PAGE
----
12 April 2016

What the left must learn from Jeremy Corbyn


The Corbyn experiment will not last forever. Eventually, years in the wilderness will convince Labour to bring in someone electable, just as hunger for power after Michael Foot and Neil Kinnock created Tony Blair.

The Labour party will feel a strong temptation to swing the pendulum once more to the right and bury the past.

Politically, this can be no bad thing. Labour looks set to lose 150 council seats at the local elections, to the Conservatives, UKIP, and yes, even the Liberal Democrats.

Corbynite positions on defence and security simply scare people, and Labour still lacks well thought through and attractive policy in other areas that can win over the swing voters needed to carry the day.

But in terms of style, trying to find an heir to Blair would be a mistake.

Perhaps Corbyn’s greatest asset is his relative normality.

Let’s face it; most politicians are a bit weird. They act strangely, they don’t answer direct questions, questions, and when interacting with members of the public, they often seem to put on a façade of humanity.

They act like aliens who have fallen to earth and can only communicate through acquired soundbites and outdated cultural references that they don’t fully understand themselves.

Indeed, allowing himself to be so synthetically stage managed was Ed Miliband’s single greatest mistake.

For all his warmth and intelligence in private, the public persona his inept advisors created for him was a complete disaster.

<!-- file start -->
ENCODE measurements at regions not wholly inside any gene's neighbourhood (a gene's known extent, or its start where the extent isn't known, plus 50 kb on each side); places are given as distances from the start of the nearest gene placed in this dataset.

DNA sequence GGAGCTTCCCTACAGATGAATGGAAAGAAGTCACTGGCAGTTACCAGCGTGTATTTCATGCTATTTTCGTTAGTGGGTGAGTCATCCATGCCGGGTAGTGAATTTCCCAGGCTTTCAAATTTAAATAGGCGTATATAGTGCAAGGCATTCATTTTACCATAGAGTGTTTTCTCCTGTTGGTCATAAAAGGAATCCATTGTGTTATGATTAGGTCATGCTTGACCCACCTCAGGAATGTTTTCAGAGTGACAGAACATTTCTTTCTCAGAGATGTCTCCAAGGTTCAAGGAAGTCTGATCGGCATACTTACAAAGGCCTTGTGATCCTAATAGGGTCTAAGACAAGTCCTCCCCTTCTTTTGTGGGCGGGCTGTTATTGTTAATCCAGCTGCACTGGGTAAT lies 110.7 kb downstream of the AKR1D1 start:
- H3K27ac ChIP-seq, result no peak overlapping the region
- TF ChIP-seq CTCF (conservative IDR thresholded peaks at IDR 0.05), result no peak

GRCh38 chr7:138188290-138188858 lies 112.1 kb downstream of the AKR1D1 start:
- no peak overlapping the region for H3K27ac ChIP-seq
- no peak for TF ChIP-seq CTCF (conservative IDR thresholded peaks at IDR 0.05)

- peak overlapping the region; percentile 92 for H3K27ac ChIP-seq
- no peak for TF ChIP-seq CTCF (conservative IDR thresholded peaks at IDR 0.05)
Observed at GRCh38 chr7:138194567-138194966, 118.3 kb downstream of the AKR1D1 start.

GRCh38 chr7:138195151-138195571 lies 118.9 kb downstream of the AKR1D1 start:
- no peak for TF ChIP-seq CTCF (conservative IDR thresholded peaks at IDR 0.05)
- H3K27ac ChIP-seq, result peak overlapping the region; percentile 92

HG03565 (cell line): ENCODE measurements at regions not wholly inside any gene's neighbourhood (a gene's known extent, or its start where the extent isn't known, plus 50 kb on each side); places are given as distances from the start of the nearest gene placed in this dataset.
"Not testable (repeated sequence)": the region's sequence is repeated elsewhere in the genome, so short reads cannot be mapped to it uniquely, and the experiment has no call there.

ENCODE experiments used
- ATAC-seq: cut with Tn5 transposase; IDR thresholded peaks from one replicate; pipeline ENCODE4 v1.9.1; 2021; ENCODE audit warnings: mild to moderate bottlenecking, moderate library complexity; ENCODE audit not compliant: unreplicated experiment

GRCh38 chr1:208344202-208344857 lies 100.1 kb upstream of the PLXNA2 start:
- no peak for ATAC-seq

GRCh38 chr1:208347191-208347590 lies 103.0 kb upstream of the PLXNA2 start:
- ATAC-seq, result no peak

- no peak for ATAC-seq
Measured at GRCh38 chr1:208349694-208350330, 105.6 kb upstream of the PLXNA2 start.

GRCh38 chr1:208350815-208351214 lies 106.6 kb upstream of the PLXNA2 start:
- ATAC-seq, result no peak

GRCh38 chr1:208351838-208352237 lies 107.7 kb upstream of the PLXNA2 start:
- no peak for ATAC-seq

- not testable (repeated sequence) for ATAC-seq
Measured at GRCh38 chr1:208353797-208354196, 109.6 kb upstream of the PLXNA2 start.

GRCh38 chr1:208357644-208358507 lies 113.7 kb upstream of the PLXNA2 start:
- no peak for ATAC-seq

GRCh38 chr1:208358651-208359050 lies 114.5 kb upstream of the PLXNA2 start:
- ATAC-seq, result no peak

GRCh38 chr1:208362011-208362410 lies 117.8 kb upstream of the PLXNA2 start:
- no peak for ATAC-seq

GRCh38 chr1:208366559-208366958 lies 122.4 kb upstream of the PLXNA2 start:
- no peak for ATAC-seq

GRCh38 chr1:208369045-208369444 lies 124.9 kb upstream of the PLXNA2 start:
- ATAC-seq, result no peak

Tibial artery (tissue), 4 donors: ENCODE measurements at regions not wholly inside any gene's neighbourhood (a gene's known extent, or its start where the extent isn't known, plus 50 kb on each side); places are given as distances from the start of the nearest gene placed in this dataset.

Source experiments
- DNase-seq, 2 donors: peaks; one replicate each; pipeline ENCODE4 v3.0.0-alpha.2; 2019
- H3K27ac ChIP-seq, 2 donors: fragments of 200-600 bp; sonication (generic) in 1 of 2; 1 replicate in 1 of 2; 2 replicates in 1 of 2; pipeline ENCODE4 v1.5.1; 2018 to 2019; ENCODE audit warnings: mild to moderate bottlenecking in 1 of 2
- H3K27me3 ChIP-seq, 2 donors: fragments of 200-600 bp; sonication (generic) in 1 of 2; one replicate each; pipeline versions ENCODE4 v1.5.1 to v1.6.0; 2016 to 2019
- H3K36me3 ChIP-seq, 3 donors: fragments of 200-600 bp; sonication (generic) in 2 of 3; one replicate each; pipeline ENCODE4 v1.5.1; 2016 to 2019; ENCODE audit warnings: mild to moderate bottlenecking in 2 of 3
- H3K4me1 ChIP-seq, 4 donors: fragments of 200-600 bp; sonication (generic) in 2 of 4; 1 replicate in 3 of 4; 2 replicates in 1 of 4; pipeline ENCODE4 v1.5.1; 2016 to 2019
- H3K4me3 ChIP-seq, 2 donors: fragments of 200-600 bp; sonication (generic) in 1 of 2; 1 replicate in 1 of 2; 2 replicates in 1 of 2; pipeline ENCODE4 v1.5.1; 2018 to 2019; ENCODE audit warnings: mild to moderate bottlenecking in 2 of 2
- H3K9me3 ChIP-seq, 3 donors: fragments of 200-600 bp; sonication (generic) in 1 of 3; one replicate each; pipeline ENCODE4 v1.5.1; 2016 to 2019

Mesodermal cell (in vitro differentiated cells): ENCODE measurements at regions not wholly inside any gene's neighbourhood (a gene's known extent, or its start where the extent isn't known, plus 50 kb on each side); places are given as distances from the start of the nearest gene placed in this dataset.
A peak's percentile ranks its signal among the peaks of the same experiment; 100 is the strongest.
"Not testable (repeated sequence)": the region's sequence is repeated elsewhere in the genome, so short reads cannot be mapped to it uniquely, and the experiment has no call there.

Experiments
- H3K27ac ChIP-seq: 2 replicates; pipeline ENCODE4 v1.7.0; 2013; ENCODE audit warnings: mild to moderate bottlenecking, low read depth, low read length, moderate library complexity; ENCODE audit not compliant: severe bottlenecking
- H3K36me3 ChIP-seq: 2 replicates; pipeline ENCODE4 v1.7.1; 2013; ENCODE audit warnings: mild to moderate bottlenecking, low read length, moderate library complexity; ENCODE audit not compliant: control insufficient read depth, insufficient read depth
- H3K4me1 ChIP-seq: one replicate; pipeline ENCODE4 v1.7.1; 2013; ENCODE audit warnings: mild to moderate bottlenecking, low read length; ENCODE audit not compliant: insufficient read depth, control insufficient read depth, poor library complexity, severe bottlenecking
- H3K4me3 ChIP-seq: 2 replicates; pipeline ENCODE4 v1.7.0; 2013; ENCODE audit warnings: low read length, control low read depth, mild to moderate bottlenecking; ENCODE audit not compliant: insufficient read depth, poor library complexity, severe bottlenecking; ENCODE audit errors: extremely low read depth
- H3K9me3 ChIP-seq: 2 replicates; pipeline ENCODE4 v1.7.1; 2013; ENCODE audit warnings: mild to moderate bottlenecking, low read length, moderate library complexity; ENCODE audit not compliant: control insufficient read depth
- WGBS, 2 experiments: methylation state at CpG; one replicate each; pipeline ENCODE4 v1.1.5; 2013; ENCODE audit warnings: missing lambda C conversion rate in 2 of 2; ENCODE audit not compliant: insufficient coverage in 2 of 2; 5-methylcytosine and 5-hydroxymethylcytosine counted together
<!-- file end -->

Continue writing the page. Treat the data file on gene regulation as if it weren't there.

Rather than embracing his political geekiness, he completely lacked the human touch when talking to voters or on television and it was the bacon eating buffoon, not the passionate reformer that came across to the public.

He simply could not inhabit the political shell his advisors had created for him and look comfortable while doing so.
By contrast, for all his far left politics Jeremy Corbyn comes across as remarkably normal.

While touring Bristol last week, he just talked to ordinary men and women in the street.

Imagine the shock for the trailing journalist pack as they were stood up in lieu of long conversations with shop keepers and builders. Quelle Horreur!

When Corbyn meets members of the public, he, surprisingly, actually seem to enjoy it.

Compare that, to Zac Goldsmith’s delusional attempts in The Guardian to explain his values and to make a convincing case for why he deserved to be elected instead of Sadiq Khan. All he could muster was to say Sadiq was “an extremist that just had to be stopped.”

For all the dead cats in Lynton Crosby’s arsenal, there was none big enough to distract from this great a lack of purpose.

And David Cameron knows this all too well. For all his failings and stage management, Cameron can convince voters that he believes in much of what he does in government.

The problem for Corbyn of course, is that while he is seen as a nice bloke, his politics are simply not a vote winner. People will talk to him, they’ll take selfies with him and wish him well in his endeavours, but they won’t actually go out and vote for him.
He will never be able to convert fandom into victory.

But an heir to Blair will not solve this credibility problem for Labour.

Voters have seen where attempts to proactively manage both image and narrative have led. This spin over substance played a major role in convincing the public that the invasion of Iraq tackled a legitimate security threat, something that in the cold light of day the public has not forgotten.

Instead, if the party has a hope of winning an election, it needs someone who can put across well-constructed and credible centre left policies, but who can also communicate them with the public without panicking or squirming.

Someone who believes what he or she is saying and can just be themselves, without having to think about interacting with the public, but just gets on with it.

While unable to help on the policy front, Jeremy Corbyn’s example of just saying what he believes, and chatting to ordinary people about what he believes in, is a leadership style that should not be discarded out of hand.

George Greenwood is a freelance political journalist, published in the New Statesman, The Independent and The International Business Times.